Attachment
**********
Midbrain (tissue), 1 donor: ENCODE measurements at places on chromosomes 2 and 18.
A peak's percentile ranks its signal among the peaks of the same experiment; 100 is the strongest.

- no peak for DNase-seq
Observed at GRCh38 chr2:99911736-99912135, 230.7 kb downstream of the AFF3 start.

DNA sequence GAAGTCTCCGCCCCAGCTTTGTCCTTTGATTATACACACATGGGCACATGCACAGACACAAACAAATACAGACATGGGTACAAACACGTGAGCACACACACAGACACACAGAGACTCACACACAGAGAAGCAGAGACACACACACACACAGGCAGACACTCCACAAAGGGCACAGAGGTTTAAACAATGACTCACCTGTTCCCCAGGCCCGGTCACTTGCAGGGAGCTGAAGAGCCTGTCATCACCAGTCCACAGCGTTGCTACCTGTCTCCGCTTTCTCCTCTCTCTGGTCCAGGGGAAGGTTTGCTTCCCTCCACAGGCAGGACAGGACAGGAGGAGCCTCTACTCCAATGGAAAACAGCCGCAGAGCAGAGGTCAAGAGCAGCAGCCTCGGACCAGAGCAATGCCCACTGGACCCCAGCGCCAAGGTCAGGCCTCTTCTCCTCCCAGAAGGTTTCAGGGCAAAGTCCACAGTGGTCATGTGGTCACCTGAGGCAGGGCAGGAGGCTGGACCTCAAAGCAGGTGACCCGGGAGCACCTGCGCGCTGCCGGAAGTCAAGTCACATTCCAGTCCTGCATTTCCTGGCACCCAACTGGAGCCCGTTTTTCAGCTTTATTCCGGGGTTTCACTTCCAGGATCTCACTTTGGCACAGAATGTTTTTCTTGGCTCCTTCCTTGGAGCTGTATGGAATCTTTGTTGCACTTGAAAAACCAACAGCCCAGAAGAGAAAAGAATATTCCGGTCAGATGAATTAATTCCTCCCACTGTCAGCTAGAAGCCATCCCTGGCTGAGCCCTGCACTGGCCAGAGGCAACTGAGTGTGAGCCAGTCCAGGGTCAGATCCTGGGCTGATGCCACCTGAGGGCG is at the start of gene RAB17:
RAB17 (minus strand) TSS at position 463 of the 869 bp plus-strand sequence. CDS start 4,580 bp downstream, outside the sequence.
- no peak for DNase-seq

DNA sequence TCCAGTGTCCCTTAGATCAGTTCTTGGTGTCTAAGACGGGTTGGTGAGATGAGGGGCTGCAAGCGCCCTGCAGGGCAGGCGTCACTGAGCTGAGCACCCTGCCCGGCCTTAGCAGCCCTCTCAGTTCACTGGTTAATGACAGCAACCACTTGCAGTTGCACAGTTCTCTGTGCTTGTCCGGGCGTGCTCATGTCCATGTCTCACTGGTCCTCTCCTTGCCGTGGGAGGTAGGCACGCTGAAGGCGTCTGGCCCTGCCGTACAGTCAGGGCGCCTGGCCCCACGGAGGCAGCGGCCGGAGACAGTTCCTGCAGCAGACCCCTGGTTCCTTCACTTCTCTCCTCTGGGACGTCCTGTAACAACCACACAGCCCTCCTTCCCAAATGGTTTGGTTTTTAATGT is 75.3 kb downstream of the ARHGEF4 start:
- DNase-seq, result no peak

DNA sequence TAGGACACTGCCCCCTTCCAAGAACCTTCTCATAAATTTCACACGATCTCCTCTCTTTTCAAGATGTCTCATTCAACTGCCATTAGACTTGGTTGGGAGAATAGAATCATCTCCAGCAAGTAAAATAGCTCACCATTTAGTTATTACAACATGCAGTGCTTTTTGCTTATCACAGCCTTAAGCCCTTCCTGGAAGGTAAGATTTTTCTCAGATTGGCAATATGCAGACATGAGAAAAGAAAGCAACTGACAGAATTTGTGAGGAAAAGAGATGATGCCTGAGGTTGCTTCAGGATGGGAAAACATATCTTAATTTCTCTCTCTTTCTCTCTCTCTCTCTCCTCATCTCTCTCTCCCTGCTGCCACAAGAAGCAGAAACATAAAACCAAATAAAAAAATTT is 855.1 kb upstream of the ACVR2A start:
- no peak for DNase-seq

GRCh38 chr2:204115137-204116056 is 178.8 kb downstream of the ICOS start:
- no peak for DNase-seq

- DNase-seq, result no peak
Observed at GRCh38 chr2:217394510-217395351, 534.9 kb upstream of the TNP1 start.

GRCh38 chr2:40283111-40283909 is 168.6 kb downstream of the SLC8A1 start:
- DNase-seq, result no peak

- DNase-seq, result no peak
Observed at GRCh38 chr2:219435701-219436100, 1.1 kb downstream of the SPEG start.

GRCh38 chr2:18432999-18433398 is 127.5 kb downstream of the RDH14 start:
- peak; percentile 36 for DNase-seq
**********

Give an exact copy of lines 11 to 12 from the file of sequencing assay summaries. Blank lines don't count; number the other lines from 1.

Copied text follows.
- no peak for DNase-seq

GRCh38 chr2:204115137-204116056 is 178.8 kb downstream of the ICOS start: